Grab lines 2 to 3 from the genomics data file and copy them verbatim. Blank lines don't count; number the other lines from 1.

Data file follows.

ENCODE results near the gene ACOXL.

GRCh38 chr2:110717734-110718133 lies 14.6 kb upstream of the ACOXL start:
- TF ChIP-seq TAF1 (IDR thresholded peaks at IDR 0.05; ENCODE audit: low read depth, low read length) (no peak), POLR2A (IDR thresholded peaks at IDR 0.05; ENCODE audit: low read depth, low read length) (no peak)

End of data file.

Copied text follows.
GRCh38 chr2:110717734-110718133 lies 14.6 kb upstream of the ACOXL start:
- TF ChIP-seq TAF1 (IDR thresholded peaks at IDR 0.05; ENCODE audit: low read depth, low read length) (no peak), POLR2A (IDR thresholded peaks at IDR 0.05; ENCODE audit: low read depth, low read length) (no peak)